- Job Search
- Why TNAA?
- Learn More
- Apply Now
Our travel nursing jobs in South Dakota will show you the modern day Wild West. Here, vibrant cities meet the rugged frontier under abundant sky, and opportunity for adventure is everywhere. No trip to South Dakota is complete without a visit to the larger-than-life Mount Rushmore. The national memorial is located in the southwestern corner of the state not far from Rapid City. Other important sites that can’t be missed include Badlands National Park and Black Hills National Forest, where you can hike terrain that seems almost other worldly. Check out our available South Dakota travel nursing jobs below.
Travel Nurse Across America is the travel nursing agency for you – in South Dakota and across the country! We offer competitive travel nursing pay, excellent benefits and personal service to each of our nurses.
Here’s a list of travel nursing jobs by occupation and specialty. Click on your specialty to see all of the positions available in South Dakota.
A recruiting specialist from Travel Nurse Across America will contact you soon to review your Job Watch request and answer any questions you may have regarding our company.
If you’re still waiting for your dream travel nurse assignment, we can let you know when it becomes available. Just sign up for Job Watch and you’ll be notified as soon as your favorite assignments are posted. Use the form below to get started.
Where Wild West Meets Midwest
Between Sioux Falls and Rapid City, you'll drive 341 miles. But more than physical distance divides these ends of the state.
The eastern third of South Dakota has more in common with the farming heartland of Iowa or Indiana than with the Black Hills or the Badlands in the western part of the state - where the mining and cattle-ranching regions of the old West find their eastern limits. Both parts of the state rely on agriculture. This is a rural state, with few towns that are more than regional farm or ranch trading centers.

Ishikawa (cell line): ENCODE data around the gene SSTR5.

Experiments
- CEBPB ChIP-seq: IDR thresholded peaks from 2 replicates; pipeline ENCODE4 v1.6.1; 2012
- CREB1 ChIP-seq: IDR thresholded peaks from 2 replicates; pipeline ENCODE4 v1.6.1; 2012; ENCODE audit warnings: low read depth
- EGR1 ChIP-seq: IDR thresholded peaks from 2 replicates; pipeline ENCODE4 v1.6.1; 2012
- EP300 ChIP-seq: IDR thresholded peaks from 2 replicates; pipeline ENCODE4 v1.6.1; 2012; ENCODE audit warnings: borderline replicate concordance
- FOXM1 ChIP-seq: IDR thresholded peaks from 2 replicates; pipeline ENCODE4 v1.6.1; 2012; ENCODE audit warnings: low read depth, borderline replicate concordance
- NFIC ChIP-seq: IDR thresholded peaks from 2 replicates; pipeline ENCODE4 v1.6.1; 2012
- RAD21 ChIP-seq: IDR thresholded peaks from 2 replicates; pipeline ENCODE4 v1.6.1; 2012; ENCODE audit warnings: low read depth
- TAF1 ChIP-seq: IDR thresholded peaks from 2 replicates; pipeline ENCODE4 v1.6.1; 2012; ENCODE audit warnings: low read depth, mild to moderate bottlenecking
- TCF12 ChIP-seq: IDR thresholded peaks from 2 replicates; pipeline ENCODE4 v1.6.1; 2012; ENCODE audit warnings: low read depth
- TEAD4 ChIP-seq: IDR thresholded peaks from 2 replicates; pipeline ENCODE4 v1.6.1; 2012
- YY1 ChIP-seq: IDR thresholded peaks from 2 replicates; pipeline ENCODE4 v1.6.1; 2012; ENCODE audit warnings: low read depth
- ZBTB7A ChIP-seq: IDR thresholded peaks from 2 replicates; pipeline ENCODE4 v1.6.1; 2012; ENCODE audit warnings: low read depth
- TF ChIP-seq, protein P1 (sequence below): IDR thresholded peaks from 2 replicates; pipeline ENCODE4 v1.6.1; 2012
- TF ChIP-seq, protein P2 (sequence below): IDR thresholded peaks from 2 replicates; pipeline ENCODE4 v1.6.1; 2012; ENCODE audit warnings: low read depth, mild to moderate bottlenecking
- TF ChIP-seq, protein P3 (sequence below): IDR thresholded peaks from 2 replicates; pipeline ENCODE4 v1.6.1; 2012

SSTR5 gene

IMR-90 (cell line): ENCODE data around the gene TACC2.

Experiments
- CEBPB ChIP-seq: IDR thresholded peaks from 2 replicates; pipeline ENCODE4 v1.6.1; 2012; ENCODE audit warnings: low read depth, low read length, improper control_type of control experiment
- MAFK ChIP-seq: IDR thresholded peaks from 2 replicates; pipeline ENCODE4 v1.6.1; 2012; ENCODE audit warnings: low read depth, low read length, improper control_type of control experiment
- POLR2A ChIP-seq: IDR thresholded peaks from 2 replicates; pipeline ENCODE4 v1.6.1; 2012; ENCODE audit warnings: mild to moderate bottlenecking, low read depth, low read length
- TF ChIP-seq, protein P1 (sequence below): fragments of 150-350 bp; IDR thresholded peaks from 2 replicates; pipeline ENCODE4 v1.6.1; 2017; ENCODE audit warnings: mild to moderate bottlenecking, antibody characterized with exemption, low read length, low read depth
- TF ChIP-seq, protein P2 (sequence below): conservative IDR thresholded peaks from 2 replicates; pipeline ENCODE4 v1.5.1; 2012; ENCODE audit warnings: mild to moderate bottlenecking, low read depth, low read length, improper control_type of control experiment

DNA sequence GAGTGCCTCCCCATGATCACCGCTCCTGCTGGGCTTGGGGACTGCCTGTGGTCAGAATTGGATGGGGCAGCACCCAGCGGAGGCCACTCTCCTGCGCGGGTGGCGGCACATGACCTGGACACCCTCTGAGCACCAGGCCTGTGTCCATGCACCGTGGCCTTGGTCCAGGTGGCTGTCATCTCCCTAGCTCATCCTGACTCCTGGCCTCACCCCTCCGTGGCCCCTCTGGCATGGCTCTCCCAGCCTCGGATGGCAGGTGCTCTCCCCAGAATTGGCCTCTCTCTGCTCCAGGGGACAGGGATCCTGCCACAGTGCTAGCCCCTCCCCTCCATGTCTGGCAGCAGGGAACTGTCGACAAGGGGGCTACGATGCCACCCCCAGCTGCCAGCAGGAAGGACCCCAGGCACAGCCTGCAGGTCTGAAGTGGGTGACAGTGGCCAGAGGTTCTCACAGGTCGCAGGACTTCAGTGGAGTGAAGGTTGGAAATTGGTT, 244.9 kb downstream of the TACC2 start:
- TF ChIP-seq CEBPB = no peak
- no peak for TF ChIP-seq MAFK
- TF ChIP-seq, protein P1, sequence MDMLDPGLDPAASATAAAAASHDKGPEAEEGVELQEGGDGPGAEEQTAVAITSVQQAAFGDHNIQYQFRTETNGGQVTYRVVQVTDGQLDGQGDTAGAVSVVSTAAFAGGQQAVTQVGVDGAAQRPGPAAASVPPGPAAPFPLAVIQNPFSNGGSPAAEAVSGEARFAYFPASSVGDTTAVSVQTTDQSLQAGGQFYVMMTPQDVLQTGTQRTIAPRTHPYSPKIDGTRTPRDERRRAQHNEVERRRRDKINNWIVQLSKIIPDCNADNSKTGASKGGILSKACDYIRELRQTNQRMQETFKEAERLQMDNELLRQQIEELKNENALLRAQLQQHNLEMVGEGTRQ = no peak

Although Badlands National Park, Mount Rushmore, and the Black Hills are the most famous destinations in the state, they can also be very crowded. A quieter and more authentic South Dakota can be seen on the secondary roads that cross the prairies, leading to the state parks, wildlife refuges, community museums, and recreation areas that dot the state.
The Sioux Homeland
Although the Sioux creation myth places the group's beginnings in the Black Hills, it's more likely that the Sioux lived first in the woodlands of the northern Mississippi Valley and the Great Lakes. They moved onto the prairies in the first half of the 18th century. At their peak, the Sioux controlled a vast prairie empire of millions of acres, centered in modern South Dakota.
As white settlers moved in, a series of confrontations with the new arrivals and the United States Army weakened Sioux resistance to the reservation system. Today the Sioux people live on reservations in South Dakota, North Dakota, and Montana, as well as in a few other nonreservation Sioux communities.
If you drive across South Dakota, you can't help but cross the Missouri River, either where it flows freely or where it pools behind one of the reservoirs created by numerous dams along its length.
To the east of the Missouri lie rolling prairies dotted with lakes and ponds that are bathed in sunshine for a surprising number of days each year. Coyotes, jackrabbits, and prairie dogs make their homes among the grasses and wild flowers of the plains.
West of the Missouri, the terrain is rougher. Tributaries carve deep valleys into soft sedimentary rock and carry away phenomenal loads of sediment to empty into the Missouri.
In the southwest are South Dakota's Badlands. Eons of wind, rain, and bitter winter cold have shaped an almost alien landscape too hostile for any but the most tenacious plants. But this desolate place attracts visitors again and again to witness the humbling forces of nature and time.
Travel north from the Badlands into the Black Hills, and you'll be rejuvenated by some of South Dakota's most beautiful scenery. Don't be fooled by the area's name: black refers to deep green stands of ponderosa pine that contrast sharply with the lightness of the surrounding prairie. Keep your eyes open for red squirrels and elk.